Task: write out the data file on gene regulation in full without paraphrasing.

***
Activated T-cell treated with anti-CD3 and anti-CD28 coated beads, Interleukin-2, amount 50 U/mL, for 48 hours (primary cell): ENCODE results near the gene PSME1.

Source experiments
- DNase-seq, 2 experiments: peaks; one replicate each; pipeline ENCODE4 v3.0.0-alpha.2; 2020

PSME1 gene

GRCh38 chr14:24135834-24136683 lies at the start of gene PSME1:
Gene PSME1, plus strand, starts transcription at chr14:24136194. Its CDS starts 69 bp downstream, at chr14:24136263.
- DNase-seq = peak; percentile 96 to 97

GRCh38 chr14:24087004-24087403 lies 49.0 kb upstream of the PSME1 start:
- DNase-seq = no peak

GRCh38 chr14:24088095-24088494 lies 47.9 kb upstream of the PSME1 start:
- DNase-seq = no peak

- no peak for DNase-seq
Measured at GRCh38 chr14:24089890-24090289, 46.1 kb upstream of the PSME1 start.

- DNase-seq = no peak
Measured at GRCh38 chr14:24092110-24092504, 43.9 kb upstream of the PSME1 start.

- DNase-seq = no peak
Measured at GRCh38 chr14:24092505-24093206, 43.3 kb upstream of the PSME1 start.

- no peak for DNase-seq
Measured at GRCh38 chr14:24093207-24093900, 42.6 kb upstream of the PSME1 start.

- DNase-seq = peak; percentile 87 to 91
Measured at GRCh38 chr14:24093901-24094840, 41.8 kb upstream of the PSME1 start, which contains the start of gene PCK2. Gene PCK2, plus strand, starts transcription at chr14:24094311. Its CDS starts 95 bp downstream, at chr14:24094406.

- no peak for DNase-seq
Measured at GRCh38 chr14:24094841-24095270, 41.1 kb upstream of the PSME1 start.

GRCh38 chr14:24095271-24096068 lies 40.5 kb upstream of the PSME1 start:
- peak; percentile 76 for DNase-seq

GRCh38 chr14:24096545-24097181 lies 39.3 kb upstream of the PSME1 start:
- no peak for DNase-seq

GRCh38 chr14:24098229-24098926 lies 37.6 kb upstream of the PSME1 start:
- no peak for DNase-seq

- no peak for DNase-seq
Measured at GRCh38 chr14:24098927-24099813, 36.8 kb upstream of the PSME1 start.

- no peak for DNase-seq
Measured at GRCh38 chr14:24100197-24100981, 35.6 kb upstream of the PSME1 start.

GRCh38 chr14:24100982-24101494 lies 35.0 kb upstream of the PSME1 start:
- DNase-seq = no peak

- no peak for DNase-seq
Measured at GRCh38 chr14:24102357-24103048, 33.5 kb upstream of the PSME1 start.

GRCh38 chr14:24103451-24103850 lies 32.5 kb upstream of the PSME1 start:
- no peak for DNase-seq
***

Activated T-cell treated with anti-CD3 and anti-CD28 coated beads, Interleukin-2, amount 50 U/mL, for 48 hours (primary cell): ENCODE results near the gene PSME1.

Source experiments
- DNase-seq, 2 experiments: peaks; one replicate each; pipeline ENCODE4 v3.0.0-alpha.2; 2020

PSME1 gene

GRCh38 chr14:24135834-24136683 lies at the start of gene PSME1:
Gene PSME1, plus strand, starts transcription at chr14:24136194. Its CDS starts 69 bp downstream, at chr14:24136263.
- DNase-seq = peak; percentile 96 to 97

GRCh38 chr14:24087004-24087403 lies 49.0 kb upstream of the PSME1 start:
- DNase-seq = no peak

GRCh38 chr14:24088095-24088494 lies 47.9 kb upstream of the PSME1 start:
- DNase-seq = no peak

- no peak for DNase-seq
Measured at GRCh38 chr14:24089890-24090289, 46.1 kb upstream of the PSME1 start.

- DNase-seq = no peak
Measured at GRCh38 chr14:24092110-24092504, 43.9 kb upstream of the PSME1 start.

- DNase-seq = no peak
Measured at GRCh38 chr14:24092505-24093206, 43.3 kb upstream of the PSME1 start.

- no peak for DNase-seq
Measured at GRCh38 chr14:24093207-24093900, 42.6 kb upstream of the PSME1 start.

- DNase-seq = peak; percentile 87 to 91
Measured at GRCh38 chr14:24093901-24094840, 41.8 kb upstream of the PSME1 start, which contains the start of gene PCK2. Gene PCK2, plus strand, starts transcription at chr14:24094311. Its CDS starts 95 bp downstream, at chr14:24094406.

- no peak for DNase-seq
Measured at GRCh38 chr14:24094841-24095270, 41.1 kb upstream of the PSME1 start.

GRCh38 chr14:24095271-24096068 lies 40.5 kb upstream of the PSME1 start:
- peak; percentile 76 for DNase-seq

GRCh38 chr14:24096545-24097181 lies 39.3 kb upstream of the PSME1 start:
- no peak for DNase-seq

GRCh38 chr14:24098229-24098926 lies 37.6 kb upstream of the PSME1 start:
- no peak for DNase-seq

- no peak for DNase-seq
Measured at GRCh38 chr14:24098927-24099813, 36.8 kb upstream of the PSME1 start.

- no peak for DNase-seq
Measured at GRCh38 chr14:24100197-24100981, 35.6 kb upstream of the PSME1 start.

GRCh38 chr14:24100982-24101494 lies 35.0 kb upstream of the PSME1 start:
- DNase-seq = no peak

- no peak for DNase-seq
Measured at GRCh38 chr14:24102357-24103048, 33.5 kb upstream of the PSME1 start.

GRCh38 chr14:24103451-24103850 lies 32.5 kb upstream of the PSME1 start:
- no peak for DNase-seq